December 20, 2014
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City’s first Catholic church celebrating 100th anniversary
Kelcy Dolan
Warwick Beacon photos
READY TO CELEBRATE: Father Roland Simoneau joins a core group of parishioners outside St. Benedict Church following Sunday mass. The church will celebrate its 100th anniversary with a party on Sept. 27.

“We are a church of little money but a lot of heart,” said Reverend Roland Simoneau, pastor of St. Benedict Roman Catholic Church.

The church also has a long history of firsts, including being the first Catholic church in the city.

With the city population growing and an increasing number of Catholics in 1907, Bishop Matthew Hawkins approved Reverend Peter Malone’s request to purchase Shawomet land for $1,000. Three years later the Shawomet Beach Chapel was blessed. Over time the tiny beach chapel congregation grew and soon the chapel needed to expand to fit its needs.

In 1914 expansion began when Reverend Michael F. O’Brien purchased two lots on Beach Avenue establishing St. Benedict Church, the first Roman Catholic Church in Warwick. The church cost $8,000 to build and opened the following year.

Now in 2014, St. Benedict is celebrating its 100th anniversary at the end of September.

St. Benedict expansion didn’t stop with the church.

A building on West Shore Road was purchased as a convent for the Sisters of the Presentation in 1927. Then in 1939, land was bought next to the church and a convent was built on Beach Avenue. After the convent was closed, the building was used for a shelter and sold to the Rhode Island Family Shelter in 2002.

Every Warwick Roman Catholic Church can find roots from St. Benedict.

With a large parish and the surge in Warwick’s population with the growth of the suburbs, St. Benedict split in 1950 to help establish St. Timothy Parish. Six years later the same thing happened to create St. Kevin Church.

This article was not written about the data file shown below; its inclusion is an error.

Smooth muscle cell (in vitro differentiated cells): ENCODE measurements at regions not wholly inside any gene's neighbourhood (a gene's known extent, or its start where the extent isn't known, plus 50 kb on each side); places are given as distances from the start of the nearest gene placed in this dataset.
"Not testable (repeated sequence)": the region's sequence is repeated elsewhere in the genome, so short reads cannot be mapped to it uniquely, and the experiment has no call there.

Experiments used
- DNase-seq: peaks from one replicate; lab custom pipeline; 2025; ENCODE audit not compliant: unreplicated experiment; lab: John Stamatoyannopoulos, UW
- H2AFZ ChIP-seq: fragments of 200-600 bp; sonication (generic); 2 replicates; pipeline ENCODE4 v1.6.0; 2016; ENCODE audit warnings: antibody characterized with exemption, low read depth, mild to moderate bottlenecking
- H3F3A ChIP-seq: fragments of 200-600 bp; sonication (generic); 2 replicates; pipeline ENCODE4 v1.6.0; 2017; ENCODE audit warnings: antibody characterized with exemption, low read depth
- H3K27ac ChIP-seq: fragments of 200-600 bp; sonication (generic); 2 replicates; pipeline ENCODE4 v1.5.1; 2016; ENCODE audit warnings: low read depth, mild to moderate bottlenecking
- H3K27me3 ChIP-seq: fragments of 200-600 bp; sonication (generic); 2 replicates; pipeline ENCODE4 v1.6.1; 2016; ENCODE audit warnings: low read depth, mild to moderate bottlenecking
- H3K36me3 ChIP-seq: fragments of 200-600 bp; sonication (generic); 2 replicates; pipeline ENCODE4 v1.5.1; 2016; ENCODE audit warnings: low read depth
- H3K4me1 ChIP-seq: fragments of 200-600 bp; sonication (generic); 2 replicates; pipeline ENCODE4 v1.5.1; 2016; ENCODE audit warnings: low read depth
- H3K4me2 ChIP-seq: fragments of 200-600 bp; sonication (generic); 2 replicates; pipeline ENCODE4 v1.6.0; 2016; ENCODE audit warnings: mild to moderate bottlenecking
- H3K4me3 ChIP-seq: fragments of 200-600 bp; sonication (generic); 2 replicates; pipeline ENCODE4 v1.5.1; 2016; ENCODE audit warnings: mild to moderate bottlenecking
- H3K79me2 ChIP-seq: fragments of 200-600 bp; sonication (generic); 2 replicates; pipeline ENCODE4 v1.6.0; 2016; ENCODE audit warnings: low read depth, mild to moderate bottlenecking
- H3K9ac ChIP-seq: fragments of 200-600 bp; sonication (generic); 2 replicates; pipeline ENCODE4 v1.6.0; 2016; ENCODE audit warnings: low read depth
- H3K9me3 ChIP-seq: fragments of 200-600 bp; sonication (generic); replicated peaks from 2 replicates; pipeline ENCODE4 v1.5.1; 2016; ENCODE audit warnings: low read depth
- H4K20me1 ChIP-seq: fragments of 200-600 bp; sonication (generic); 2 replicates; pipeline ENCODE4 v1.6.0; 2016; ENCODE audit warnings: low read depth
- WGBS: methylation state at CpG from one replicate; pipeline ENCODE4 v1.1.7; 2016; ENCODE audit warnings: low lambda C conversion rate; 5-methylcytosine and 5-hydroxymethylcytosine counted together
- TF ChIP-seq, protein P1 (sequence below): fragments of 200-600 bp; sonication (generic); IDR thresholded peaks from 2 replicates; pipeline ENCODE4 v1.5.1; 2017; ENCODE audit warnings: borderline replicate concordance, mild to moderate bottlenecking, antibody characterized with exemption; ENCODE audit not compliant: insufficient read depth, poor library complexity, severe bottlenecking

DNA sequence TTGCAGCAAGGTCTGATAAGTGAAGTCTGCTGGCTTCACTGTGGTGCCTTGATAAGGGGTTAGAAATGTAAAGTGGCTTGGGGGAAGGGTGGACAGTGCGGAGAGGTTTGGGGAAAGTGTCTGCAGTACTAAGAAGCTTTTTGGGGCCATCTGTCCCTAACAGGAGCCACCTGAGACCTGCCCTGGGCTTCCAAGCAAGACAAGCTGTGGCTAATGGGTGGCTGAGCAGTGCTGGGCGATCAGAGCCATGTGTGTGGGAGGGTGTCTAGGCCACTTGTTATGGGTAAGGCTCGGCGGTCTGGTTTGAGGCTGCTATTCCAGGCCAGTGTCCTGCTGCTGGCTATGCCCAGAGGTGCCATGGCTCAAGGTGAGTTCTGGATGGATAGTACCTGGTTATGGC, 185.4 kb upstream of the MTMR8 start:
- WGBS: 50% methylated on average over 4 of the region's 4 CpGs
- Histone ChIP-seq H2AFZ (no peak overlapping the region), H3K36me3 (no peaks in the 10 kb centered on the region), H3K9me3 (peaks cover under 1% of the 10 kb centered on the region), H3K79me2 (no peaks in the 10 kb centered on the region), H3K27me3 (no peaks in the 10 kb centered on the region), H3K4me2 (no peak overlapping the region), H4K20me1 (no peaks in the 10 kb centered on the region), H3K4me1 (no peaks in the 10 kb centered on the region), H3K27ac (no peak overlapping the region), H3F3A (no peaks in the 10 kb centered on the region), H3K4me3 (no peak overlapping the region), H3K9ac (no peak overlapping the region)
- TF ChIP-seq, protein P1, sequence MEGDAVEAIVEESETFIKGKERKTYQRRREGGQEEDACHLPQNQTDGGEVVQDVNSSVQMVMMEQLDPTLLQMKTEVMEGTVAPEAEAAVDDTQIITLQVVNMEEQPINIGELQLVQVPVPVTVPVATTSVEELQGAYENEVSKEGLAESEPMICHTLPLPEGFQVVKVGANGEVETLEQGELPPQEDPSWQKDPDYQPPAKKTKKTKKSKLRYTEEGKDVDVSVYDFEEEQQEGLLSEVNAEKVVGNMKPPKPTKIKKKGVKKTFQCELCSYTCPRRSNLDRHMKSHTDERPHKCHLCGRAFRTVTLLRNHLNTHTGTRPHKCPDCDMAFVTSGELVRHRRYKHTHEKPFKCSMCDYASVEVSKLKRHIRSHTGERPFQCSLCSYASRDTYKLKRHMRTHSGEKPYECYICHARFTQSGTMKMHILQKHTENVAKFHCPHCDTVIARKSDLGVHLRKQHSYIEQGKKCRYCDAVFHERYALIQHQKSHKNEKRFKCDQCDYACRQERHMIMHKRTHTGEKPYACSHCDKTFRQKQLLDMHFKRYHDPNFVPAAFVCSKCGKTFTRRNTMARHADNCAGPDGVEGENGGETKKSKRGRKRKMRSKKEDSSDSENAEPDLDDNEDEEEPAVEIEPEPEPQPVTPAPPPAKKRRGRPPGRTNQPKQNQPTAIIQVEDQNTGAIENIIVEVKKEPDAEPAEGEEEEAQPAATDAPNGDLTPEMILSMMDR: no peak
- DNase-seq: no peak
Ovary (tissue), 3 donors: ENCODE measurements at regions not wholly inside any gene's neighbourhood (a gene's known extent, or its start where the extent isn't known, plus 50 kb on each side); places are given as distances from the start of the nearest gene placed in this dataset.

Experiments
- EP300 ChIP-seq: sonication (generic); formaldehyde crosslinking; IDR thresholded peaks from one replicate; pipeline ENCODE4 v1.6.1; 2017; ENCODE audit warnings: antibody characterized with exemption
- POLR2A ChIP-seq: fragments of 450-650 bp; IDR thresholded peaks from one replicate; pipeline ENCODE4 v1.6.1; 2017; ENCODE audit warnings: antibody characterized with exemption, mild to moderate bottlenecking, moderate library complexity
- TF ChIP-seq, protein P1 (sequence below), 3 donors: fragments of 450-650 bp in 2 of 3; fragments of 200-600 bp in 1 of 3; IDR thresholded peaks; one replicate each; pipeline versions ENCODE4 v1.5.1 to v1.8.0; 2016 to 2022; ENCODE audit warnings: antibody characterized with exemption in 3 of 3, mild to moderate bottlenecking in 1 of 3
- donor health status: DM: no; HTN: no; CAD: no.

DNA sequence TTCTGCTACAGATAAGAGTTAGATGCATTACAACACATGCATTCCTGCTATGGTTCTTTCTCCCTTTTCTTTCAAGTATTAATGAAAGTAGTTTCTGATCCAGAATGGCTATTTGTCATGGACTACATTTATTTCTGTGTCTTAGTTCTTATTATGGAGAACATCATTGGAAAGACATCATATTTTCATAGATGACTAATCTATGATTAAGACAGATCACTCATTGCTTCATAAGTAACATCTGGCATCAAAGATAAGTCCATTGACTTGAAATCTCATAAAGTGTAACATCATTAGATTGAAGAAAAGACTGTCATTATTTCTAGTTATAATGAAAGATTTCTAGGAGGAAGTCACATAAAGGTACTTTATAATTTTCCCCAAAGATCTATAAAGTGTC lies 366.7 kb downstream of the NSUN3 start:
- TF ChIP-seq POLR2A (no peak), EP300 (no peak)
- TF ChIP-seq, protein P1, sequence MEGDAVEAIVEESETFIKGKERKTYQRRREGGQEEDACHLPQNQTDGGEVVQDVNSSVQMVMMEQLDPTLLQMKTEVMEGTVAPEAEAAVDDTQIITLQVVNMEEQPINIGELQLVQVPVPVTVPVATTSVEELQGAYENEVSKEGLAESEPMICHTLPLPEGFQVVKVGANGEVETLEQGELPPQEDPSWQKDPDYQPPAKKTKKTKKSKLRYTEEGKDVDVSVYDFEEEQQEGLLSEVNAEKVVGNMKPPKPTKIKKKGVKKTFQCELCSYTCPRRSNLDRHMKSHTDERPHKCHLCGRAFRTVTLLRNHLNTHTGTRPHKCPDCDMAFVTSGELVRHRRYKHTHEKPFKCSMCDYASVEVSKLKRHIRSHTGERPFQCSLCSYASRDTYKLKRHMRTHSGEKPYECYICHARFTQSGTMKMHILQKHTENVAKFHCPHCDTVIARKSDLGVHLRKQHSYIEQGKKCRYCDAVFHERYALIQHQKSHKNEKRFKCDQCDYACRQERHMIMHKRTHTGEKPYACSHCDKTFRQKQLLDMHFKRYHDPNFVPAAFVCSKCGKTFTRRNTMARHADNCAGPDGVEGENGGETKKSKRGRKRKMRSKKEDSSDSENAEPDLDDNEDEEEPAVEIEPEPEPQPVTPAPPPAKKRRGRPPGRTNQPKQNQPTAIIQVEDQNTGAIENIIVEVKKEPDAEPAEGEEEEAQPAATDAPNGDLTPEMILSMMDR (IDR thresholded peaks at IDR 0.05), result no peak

As a church of firsts, St. Benedict built the first Catholic school in Warwick in 1957. That school closed in 1986.

Fr. Simoneau believes St. Benedict lost many younger families to Catholic churches with schools, a trend he sees changing. Fr. Simoneau said the demographics of the neighborhood have been changing and some younger families have started to come to the church.

“We have a great parish. Everyone is faithful and active in the church. Every time the church needs fixing up or help, people rush to help,” Fr. Simoneau said.

Claire McMahon has been a member of St. Benedict all her life and now at 87 has seen many of the changes the church has gone through.

She said, “I have always loved it at St. Benedict’s Church. I have been very happy there. It has been a big part of my life, I’ve gone there all my life; I naturally loved it.”

Fr. Simoneau, who was named pastor in 2005, wanted to liven up the church and bring some new color, literally, to the inside of the building.

He wanted to paint the concrete walls and bring “new life” to the place of worship. Parishioners came out to volunteer and donate materials to help revitalize the church.

“We exist because of the willingness of the people to come forward and help,” Fr. Simoneau said. “They are generous with themselves and they keep the parish alive.”

Similarly, within the last year, the Parish Center has been refurbished as well under Fr. Simoneau. A new ceiling, dance floor and stage have been installed.

Fr. Simoneau said with a smile, “This church still has something to offer. People come and feel part of one another and part of the bigger purpose, to serve and love God. This church still has a lot of life even after 100 years.”

The 100th Anniversary celebration will be held Saturday, Sept. 27th with 4 p.m. Holy Mass. There will then be a dinner held in the new and refurbished parish center behind the church. There will be a cocktail hour and then dinner with live music from JoAnn Lurgio as well as Bryan and MaryAnn Barrette.

Only 250 tickets are available and they go on sale Aug. 16. Tickets are $40 per person. For more information or tickets, call St. Benedict’s at 737-9492.


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